Frankly, the only negative of The Living End is Araki’s need for connection. Jon has a close female friend, Darcy (Darcy Marta) who is representative of safety, and by nature of her gender, completely devoid of risk regarding sex for Jon. And in any film about escaping the reality of the world, criminal or not, there needs to be a pull back to the real world. That choice makes sense. But Darcy is not that pull. Instead of a friend genuinely being worried for her friend, as she should be, her performance and the dialogue given to her by Arakis’s script, she becomes almost a nagging mother to Jon. There is far too much time spent with Darcy and her clearly horrible boyfriend that could be with Jon and Luke.

The Living End is a movie that is surrounded by violence, but never completely consumed by it. Araki doesn’t shy away from the blood inherent in death, but it always stops just short of morbidity. Instead, he leans into the absurdity of each moment until it’s almost funny. It is also a film clearly about sex and the fear that comes with it in the gay community at the height of the AIDS epidemic. There is an odd subplot in which Jon’s phone number has been written down on a wall somewhere and he receives calls from men looking to “get off” and he continues to hang up on them. The only one who can push through this terror is the force of  personality and sexual energy that is Luke. 

The sexuality that is so important to the entire film is imbued with and given momentum by the violence enacted beforehand. Early in the film, Jon agrees when Darcy tells him that he is attracted to guys who are “psychopaths.” And by the very nature of Luke’s actions, he clearly has a flexible moral code. He repeatedly states that the two of them can do “whatever they want” because of their diagnosis. It is unclear by the end whether Jon agrees with this, but at the very least, he has allowed himself to be pulled into a world in which they have been party to acts he never would have considered in his safe life beforehand.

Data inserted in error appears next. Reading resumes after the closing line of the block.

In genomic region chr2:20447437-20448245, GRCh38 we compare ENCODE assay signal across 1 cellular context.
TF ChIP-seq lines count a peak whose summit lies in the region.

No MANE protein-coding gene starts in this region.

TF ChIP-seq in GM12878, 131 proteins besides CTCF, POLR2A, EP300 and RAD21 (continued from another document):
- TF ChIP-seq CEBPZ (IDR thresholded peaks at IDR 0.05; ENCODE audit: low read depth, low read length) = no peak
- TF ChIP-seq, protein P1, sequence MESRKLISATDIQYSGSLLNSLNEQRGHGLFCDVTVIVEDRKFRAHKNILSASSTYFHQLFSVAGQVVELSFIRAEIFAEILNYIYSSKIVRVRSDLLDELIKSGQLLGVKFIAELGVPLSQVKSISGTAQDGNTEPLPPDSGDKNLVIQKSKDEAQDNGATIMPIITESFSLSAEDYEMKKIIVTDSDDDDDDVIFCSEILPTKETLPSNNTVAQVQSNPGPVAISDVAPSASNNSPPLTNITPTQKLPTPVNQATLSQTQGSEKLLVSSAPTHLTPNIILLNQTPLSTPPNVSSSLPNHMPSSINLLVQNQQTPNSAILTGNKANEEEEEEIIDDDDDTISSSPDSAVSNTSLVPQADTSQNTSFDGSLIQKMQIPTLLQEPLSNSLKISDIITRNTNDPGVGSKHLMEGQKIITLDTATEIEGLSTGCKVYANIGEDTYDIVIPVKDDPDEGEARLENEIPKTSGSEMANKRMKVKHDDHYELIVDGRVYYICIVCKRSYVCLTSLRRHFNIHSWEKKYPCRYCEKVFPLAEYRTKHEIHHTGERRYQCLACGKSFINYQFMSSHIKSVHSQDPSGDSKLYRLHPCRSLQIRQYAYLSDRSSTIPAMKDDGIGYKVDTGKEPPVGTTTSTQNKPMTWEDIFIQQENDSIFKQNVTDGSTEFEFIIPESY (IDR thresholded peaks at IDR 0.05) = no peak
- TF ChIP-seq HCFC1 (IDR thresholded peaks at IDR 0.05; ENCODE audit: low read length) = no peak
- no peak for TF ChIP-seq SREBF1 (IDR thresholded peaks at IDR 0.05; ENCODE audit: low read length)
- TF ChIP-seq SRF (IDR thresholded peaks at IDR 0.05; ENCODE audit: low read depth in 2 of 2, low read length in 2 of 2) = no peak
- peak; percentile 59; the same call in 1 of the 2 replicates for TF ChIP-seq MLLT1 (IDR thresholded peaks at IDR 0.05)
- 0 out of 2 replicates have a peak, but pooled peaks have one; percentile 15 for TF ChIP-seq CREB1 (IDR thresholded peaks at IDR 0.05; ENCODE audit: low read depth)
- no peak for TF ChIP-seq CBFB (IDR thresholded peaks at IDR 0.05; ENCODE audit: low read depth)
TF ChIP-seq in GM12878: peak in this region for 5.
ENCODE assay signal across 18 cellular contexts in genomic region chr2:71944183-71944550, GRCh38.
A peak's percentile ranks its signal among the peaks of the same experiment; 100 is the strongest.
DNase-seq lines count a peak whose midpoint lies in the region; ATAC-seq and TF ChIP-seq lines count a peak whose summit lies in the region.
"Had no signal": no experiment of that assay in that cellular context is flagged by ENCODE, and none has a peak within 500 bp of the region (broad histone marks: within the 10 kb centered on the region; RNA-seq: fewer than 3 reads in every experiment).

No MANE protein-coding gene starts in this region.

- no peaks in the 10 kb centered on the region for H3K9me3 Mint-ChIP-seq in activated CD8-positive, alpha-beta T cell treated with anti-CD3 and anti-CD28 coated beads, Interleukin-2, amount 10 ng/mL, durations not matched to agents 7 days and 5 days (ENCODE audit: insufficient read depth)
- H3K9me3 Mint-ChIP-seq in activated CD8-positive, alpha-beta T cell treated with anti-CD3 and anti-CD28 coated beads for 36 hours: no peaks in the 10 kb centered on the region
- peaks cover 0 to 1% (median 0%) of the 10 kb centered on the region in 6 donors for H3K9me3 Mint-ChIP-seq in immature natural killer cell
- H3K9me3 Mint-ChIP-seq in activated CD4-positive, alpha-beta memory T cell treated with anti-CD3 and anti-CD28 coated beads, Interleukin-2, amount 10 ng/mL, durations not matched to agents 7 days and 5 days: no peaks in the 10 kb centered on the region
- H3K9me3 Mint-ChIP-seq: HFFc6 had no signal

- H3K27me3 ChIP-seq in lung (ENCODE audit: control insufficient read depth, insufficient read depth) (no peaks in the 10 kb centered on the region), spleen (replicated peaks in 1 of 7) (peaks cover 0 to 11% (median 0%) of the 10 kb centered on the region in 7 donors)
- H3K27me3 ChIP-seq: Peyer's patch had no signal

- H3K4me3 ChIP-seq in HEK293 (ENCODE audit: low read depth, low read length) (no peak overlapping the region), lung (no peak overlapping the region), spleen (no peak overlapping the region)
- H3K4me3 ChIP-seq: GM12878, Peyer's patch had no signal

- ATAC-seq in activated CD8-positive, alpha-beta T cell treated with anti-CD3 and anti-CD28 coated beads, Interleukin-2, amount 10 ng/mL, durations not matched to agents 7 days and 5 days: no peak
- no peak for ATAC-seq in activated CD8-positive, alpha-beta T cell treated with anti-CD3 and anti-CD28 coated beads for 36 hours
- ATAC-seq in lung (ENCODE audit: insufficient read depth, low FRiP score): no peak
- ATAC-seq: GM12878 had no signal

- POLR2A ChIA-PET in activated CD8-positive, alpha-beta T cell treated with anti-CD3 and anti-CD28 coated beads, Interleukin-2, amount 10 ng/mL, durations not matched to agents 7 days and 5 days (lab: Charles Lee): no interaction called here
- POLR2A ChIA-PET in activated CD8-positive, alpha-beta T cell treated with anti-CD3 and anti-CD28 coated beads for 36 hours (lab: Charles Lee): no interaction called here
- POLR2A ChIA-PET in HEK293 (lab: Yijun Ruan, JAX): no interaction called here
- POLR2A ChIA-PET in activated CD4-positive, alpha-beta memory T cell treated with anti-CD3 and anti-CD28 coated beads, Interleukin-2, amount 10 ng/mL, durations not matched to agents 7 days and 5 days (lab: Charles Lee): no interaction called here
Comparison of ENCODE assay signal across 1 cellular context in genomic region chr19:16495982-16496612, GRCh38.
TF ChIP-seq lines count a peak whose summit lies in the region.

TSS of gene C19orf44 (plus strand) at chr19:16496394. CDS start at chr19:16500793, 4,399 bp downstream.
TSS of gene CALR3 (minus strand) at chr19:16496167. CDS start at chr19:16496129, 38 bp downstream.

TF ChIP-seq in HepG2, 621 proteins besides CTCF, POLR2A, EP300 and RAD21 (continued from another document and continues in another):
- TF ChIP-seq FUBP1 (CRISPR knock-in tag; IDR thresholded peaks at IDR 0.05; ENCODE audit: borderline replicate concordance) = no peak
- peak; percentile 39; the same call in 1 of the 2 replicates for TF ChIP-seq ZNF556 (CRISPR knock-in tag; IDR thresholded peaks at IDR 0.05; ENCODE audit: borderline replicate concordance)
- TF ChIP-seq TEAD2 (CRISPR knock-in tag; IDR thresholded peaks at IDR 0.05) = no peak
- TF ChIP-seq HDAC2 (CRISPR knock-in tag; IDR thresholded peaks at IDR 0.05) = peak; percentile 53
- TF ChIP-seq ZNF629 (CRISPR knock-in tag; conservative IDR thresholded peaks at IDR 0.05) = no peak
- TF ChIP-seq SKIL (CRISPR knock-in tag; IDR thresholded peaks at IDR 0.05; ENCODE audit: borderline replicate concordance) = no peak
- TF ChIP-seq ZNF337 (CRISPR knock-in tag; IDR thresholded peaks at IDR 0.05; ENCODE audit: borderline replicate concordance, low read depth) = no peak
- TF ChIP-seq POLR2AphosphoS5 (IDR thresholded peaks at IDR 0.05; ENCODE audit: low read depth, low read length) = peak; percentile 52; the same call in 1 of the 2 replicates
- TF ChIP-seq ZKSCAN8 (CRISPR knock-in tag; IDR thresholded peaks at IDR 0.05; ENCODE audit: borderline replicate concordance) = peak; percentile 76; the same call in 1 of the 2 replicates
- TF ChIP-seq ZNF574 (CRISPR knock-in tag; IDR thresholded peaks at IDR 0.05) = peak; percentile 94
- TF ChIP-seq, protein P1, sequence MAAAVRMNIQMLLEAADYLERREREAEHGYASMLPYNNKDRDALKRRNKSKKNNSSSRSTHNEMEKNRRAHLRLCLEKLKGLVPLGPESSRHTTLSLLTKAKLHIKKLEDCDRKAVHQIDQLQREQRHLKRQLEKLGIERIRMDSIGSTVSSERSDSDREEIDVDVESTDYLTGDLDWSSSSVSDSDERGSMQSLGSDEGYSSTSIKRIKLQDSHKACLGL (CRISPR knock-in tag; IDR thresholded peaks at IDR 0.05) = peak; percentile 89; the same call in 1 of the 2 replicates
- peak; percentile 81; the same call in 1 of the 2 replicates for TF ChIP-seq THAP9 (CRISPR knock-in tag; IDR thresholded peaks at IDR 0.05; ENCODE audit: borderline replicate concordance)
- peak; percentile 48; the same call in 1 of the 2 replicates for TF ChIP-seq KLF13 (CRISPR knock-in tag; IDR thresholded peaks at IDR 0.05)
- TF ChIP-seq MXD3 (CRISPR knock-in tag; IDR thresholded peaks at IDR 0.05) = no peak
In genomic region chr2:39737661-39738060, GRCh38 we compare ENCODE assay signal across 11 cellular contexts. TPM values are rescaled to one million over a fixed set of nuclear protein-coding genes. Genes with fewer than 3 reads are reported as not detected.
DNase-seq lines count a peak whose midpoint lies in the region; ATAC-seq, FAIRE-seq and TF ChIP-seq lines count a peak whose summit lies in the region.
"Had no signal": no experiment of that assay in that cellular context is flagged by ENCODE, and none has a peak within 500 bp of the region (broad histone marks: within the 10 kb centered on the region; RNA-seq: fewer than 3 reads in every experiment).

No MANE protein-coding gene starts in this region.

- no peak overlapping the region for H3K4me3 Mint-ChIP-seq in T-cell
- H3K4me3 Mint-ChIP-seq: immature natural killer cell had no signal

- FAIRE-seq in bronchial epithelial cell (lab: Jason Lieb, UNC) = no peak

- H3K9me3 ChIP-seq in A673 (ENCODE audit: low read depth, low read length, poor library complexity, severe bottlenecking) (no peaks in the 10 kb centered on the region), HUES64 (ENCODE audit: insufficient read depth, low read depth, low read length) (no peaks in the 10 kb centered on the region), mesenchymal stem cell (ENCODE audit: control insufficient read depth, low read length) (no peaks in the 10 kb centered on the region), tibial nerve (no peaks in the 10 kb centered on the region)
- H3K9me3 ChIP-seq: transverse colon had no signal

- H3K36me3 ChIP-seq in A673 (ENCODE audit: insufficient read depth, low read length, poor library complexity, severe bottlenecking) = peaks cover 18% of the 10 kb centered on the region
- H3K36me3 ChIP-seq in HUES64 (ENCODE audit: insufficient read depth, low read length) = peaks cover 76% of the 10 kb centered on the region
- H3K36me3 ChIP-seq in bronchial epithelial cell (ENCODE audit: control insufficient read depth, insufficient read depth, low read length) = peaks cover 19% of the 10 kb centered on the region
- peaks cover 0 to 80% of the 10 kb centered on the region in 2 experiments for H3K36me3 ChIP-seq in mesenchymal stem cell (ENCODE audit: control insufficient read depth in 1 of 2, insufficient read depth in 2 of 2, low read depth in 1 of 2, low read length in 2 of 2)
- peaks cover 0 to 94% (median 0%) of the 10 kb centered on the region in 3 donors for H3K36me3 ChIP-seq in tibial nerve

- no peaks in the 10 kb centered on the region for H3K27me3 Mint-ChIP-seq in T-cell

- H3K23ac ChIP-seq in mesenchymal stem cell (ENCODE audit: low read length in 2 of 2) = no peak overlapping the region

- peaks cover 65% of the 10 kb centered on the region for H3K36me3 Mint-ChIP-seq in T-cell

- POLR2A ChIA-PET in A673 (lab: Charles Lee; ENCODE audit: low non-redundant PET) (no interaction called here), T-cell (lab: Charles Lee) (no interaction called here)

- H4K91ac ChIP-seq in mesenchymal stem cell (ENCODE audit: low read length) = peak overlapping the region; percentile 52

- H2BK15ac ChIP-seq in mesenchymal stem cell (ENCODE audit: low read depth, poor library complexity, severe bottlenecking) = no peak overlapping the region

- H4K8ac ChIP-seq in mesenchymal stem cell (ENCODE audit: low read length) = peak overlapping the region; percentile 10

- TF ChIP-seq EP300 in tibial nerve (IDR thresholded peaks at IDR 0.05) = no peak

The Living End has a lot of ideas packed into 84 minutes. It is an indictment of the police, of standard relationships, and even of doing the so-called right thing. It contains both fear and freedom in the same breath. Araki’s vision is unfettered by distractions and needless dialogue. And most importantly, Araki makes zero judgment of his characters, even when murder is involved. The Living End challenges to the very end, leaving us unsure of both where Jon is headed and how we are meant to feel about it. If you have never seen any of Araki’s films, The Living End, given its simple structure, is the perfect place to begin.

Next week, we close out the month with Céline Sciamma and Tomboy